This approach is already having remarkable effect. The school saw a 40% drop in suspensions from the 2010-2011 to the 2012-2013 school year — from 401 to 249 suspensions involving 198 and 80 students, respectively. Expulsions went from 94 in 2010-2011 to 20 last year. But this year’s trends indicate that impressive decline may have stalled out.

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New federal guidance should help slow the flow in “school-to-prison pipeline”, but much work remains

AzeroAdvocates for fair and effective school discipline practices received a boost from the federal government with new guidance issued by the Departments of Education and Justice on January 8.  The guidance instructs schools on how to administer school discipline without discriminating on the basis of race, color, or national origin.  In addition to the guidance, the Administration issued a package of resources to assist in the improvement of school climates and discipline, including key principles and action steps based on best practices and emerging research.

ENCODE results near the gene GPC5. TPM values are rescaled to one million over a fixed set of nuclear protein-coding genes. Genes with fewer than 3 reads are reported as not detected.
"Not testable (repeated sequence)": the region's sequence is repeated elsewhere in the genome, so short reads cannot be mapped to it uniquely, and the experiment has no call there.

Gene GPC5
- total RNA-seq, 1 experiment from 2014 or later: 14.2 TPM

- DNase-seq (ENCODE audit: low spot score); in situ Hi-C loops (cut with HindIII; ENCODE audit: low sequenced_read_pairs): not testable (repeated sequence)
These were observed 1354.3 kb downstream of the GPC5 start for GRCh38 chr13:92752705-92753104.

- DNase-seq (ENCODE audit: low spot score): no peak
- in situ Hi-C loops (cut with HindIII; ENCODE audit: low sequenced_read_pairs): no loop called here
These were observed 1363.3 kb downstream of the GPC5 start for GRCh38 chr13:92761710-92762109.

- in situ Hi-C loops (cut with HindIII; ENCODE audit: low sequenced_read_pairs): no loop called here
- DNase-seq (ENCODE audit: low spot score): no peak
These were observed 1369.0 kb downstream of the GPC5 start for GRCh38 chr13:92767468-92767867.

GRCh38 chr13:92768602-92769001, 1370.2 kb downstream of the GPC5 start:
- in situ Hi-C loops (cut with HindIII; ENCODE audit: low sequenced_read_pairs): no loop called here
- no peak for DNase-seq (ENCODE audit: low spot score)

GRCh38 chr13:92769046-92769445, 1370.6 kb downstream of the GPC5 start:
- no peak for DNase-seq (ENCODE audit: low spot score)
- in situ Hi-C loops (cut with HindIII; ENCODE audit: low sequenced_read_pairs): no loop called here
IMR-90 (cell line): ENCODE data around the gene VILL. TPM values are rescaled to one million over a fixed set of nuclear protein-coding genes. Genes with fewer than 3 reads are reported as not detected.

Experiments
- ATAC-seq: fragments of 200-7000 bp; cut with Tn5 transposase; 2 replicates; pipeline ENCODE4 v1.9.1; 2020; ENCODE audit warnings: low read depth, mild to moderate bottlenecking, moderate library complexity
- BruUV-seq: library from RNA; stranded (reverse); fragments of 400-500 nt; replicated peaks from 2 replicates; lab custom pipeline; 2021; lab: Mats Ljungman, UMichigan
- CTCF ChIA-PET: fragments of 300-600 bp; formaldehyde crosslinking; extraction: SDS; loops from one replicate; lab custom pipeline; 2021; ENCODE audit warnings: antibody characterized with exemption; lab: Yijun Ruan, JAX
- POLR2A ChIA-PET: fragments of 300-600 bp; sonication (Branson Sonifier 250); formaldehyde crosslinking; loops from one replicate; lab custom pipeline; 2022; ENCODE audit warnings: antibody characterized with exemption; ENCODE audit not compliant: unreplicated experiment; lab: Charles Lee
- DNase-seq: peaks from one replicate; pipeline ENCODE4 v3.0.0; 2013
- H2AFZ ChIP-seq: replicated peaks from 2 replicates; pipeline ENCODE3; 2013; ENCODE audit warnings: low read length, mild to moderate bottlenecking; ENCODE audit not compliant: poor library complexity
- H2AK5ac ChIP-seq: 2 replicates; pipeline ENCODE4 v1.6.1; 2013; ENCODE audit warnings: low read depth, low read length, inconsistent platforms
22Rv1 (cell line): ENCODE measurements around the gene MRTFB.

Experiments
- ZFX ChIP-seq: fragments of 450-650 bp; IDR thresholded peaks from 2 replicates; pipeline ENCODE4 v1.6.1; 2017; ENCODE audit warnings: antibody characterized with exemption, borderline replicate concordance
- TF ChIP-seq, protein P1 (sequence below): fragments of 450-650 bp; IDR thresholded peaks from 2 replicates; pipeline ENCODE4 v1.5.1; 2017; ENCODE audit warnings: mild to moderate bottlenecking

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Suspensions plummet with peer mediation, but at this school, it’s just another program that’s going away

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Mt. Diablo High School peer mediators Cheyna Reed, Dajon (Broddy) Mathis, Ashley Holmes and Kristen Burns.

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In May 2011, Mt. Diablo High School in Concord, CA, hired social worker Deonne Wesley to coordinate a grant from the U.S. Department of Education Safe and Supportive Schools program. The program was set up to “create and support safe and drug-free learning environments and to increase academic success for students in these high-risk schools”.

It took a year for California to lay the foundation for the program, and another year for each of the 58 participating school districts to hire staff. At Mt. Diablo, which has 1,340 students, the program was up and running during the 2012-2013 school year.